The Konkoly Thege Miklós Astronomical Institute at the ELKH Research Centre for Astronomy & Earth Sciences, together with the University of Vienna and the University of Geneva, are attempting to redefine the classification of young stars and the early stages of stellar and planetary evolution. The NEMESIS (Novel Evolutionary Model for the Early Stars with Intelligent Systems) project, funded through the European Union’s Horizon 2020 research and innovation framework program, has the primary goal of creating the largest database of young stars to date. In addition, researchers plan to use artificial intelligence to build a model of star formation that goes beyond current theories and can provide a more complete explanation of the phenomena observed with modern astronomical instruments.
Artificial intelligence has been a popular term in science fiction novels for decades, but is rarely encountered in everyday life. However, this situation has taken a dramatic turn: today, artificial intelligence encompasses our life, from self-driving cars to facial recognition on phones and websites, and personalized advertising on the Internet. On the other hand, in order for artificial intelligence and machine learning to work reliably, large amounts of data are needed to identify various trends and patterns. Over recent decades, more and more data have become available to astronomers, and this body of data has grown to the point where it is unmanageable by ordinary methods, making it necessary to apply big data, machine learning and deep learning methods to astronomy.
In the case of face recognition, the various algorithms translate the face itself into the language of mathematics, i.e. numbers that give, for example, the distance between the left and right edges of the face, the distance between the chin and the top of the head, the ratio between the two, the distance between the eyes and the ears, etc.
“The patterns used in astronomy are similar in the language of mathematics, but are derived from measurable characteristics of stars, such as the brightness they emit at different wavelengths, the proportion of these, the chemical elements they contain, and the characteristics of their environment. Young stars, for example, can be found in environments where there is a lot of interstellar dust and gas, since they were formed from these not so long previously, of course, if we measure time on a cosmic timescale,” says Dr Gábor Marton, a research fellow at the Astronomical Institute and the national coordinator of the NEMESIS project.
A systematic classification of the different stages of star formation only became possible in the 1980s, thanks to the first infrared observations and theoretical calculations. Today, more than 25 years after the classification of young stars was first interpreted in a coherent evolutionary context, much more and better data are available. In addition, researchers have much more advanced computational tools and methods to reassess initial hypotheses, and define new criteria and assumptions.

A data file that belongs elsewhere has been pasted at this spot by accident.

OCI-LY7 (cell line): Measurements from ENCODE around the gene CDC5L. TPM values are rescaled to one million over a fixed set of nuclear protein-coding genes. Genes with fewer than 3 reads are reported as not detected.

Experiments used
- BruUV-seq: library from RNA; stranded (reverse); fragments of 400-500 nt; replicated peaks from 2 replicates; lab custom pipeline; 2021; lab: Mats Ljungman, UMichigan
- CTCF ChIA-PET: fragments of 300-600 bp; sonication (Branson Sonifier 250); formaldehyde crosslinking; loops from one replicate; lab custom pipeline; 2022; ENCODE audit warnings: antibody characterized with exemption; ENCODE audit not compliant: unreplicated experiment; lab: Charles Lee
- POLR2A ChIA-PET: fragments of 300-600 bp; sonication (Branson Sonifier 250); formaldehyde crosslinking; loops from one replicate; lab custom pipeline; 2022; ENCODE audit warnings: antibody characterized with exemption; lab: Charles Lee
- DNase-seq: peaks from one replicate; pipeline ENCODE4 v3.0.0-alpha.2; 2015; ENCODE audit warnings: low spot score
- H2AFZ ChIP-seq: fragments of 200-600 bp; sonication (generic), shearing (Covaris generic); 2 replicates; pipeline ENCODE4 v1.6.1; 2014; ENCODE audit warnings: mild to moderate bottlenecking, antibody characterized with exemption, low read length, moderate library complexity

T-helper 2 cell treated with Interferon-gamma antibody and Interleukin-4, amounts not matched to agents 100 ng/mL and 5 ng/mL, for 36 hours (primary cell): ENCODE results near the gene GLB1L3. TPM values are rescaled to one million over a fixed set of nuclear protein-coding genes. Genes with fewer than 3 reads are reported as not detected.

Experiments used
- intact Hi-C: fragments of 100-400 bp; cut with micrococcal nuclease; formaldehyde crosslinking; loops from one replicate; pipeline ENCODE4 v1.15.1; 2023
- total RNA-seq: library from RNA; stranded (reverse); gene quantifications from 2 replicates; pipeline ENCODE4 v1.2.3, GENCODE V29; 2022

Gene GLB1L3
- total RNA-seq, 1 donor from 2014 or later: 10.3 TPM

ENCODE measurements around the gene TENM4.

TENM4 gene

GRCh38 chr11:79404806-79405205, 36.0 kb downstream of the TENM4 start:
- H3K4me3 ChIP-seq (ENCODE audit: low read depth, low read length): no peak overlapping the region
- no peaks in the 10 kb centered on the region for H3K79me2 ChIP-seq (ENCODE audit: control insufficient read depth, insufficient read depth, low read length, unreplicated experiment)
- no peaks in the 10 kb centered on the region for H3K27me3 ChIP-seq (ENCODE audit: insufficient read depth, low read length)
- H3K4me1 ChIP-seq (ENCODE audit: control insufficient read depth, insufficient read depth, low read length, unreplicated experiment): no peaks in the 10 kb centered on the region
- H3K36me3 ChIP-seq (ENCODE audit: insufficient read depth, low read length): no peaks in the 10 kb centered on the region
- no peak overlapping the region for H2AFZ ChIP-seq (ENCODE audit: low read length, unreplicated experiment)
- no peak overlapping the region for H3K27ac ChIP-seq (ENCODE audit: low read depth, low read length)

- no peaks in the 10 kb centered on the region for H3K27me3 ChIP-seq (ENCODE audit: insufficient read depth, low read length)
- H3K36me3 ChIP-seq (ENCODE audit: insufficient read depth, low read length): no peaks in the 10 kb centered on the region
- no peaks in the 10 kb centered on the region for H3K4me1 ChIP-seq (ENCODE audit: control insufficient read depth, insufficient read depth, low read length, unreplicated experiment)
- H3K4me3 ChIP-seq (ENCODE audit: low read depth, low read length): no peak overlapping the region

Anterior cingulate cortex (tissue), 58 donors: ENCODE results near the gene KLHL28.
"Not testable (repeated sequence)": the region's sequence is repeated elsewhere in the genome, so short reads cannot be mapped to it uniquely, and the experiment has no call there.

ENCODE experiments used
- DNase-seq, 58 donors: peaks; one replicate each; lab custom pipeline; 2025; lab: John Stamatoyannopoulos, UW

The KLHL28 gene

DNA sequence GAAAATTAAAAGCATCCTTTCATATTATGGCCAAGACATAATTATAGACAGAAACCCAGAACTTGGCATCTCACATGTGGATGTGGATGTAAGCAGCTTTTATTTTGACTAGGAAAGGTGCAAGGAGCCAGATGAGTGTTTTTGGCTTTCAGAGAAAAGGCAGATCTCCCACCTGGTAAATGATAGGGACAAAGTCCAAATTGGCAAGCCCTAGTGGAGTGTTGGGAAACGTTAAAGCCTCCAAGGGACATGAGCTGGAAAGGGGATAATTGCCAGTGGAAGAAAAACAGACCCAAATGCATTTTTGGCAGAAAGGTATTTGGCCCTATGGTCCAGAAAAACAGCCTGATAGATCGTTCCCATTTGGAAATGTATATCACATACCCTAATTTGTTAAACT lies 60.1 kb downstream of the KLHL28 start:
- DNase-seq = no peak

The Rozetta Nebula in far infrared light (at 70, 160 and 250 μm wavelengths) as seen by the Herschel space telescope. Each bright speck embedded in the diffuse dust is a young star being formed. The bluish parts of the cloud are colder, while the reddish parts are warmer. Dense, cold interstellar clouds like Rosetta are the prime targets of the NEMESIS project, as they contain the youngest stellar cores (Photo: ESA https://www.esa.int/Science_Exploration/Space_Science/Herschel/Baby_stars_in_the_Rosette_cloud)
Dr Odysseas Dionatos, researcher at the University of Vienna and coordinator of the consortium, said: “The latest evidence suggests that planets start to form at the same time as stars, so that star and planet formation are not two successive stages but a rapid, simultaneous event. The classification based on the wavelength of the stellar emission has been of great help in determining the all-encompassing parameters of young stars, but there is tremendous uncertainty concerning the specific evolutionary timescales. The research will reinterpret the current classification scheme and the characteristic outlier time scales. Supervised and unsupervised machine learning methods will be used to process the available data in order to answer the most relevant questions about stellar and planetary evolution.”
The figure shows the NGC1333 star formation region at different wavelengths of light: (a) visible, (b) mid-infrared, (c) far-infrared, (d) and (e) sub-millimeter. Images at different wavelengths can help distinguish young objects of different ages. The younger an object, the colder it is, and the more visible it is in longer wavelength images. The observed wavelength increases from Figure (a) towards Figure (e) (increasingly warm regions are shown).
Why is this relevant now? – “One reason was the lack of large-scale optical infrared sky surveys. This has changed over the past decade, thanks to whole-sky surveys such as Gaia, 2MASS and WISE. Population statistics are needed to describe different developmental time scales, for which a large sample size is essential. The Gaia space telescope has detected 1.8 billion objects in its lifetime, a large number of which may be young stellar candidates,” explained Dr Marc Audard, a researcher at the University of Geneva.
The NEMESIS project was launched in March 2021 and has been awarded over €1.6 million in funding for the next 4 years, of which €407,384 can be spent on domestic research. More information (in English) is available on the project website, which is currently being populated with content.